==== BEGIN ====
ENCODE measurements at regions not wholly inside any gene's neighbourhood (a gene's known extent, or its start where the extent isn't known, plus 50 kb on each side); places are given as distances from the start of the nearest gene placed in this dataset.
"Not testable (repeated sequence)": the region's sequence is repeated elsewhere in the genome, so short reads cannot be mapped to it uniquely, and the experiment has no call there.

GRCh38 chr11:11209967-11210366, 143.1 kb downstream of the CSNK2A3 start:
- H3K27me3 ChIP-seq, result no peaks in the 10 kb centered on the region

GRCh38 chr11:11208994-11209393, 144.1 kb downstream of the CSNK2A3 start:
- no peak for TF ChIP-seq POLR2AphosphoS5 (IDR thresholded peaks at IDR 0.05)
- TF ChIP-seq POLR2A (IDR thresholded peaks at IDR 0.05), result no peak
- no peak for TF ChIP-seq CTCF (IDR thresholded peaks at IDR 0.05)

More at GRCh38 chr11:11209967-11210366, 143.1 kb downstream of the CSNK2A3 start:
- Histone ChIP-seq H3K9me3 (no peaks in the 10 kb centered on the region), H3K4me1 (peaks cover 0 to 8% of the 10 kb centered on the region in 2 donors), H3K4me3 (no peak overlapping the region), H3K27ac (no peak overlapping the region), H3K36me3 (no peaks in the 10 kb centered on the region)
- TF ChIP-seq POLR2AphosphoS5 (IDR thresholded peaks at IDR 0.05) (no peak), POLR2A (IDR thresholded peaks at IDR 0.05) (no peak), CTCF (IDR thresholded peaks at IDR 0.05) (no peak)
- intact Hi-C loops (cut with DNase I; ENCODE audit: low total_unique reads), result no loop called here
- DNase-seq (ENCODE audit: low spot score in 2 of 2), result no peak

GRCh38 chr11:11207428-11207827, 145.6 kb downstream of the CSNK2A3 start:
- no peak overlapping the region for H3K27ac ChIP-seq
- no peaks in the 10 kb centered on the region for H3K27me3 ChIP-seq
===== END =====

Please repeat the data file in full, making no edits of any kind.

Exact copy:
ENCODE measurements at regions not wholly inside any gene's neighbourhood (a gene's known extent, or its start where the extent isn't known, plus 50 kb on each side); places are given as distances from the start of the nearest gene placed in this dataset.
"Not testable (repeated sequence)": the region's sequence is repeated elsewhere in the genome, so short reads cannot be mapped to it uniquely, and the experiment has no call there.

GRCh38 chr11:11209967-11210366, 143.1 kb downstream of the CSNK2A3 start:
- H3K27me3 ChIP-seq, result no peaks in the 10 kb centered on the region

GRCh38 chr11:11208994-11209393, 144.1 kb downstream of the CSNK2A3 start:
- no peak for TF ChIP-seq POLR2AphosphoS5 (IDR thresholded peaks at IDR 0.05)
- TF ChIP-seq POLR2A (IDR thresholded peaks at IDR 0.05), result no peak
- no peak for TF ChIP-seq CTCF (IDR thresholded peaks at IDR 0.05)

More at GRCh38 chr11:11209967-11210366, 143.1 kb downstream of the CSNK2A3 start:
- Histone ChIP-seq H3K9me3 (no peaks in the 10 kb centered on the region), H3K4me1 (peaks cover 0 to 8% of the 10 kb centered on the region in 2 donors), H3K4me3 (no peak overlapping the region), H3K27ac (no peak overlapping the region), H3K36me3 (no peaks in the 10 kb centered on the region)
- TF ChIP-seq POLR2AphosphoS5 (IDR thresholded peaks at IDR 0.05) (no peak), POLR2A (IDR thresholded peaks at IDR 0.05) (no peak), CTCF (IDR thresholded peaks at IDR 0.05) (no peak)
- intact Hi-C loops (cut with DNase I; ENCODE audit: low total_unique reads), result no loop called here
- DNase-seq (ENCODE audit: low spot score in 2 of 2), result no peak

GRCh38 chr11:11207428-11207827, 145.6 kb downstream of the CSNK2A3 start:
- no peak overlapping the region for H3K27ac ChIP-seq
- no peaks in the 10 kb centered on the region for H3K27me3 ChIP-seq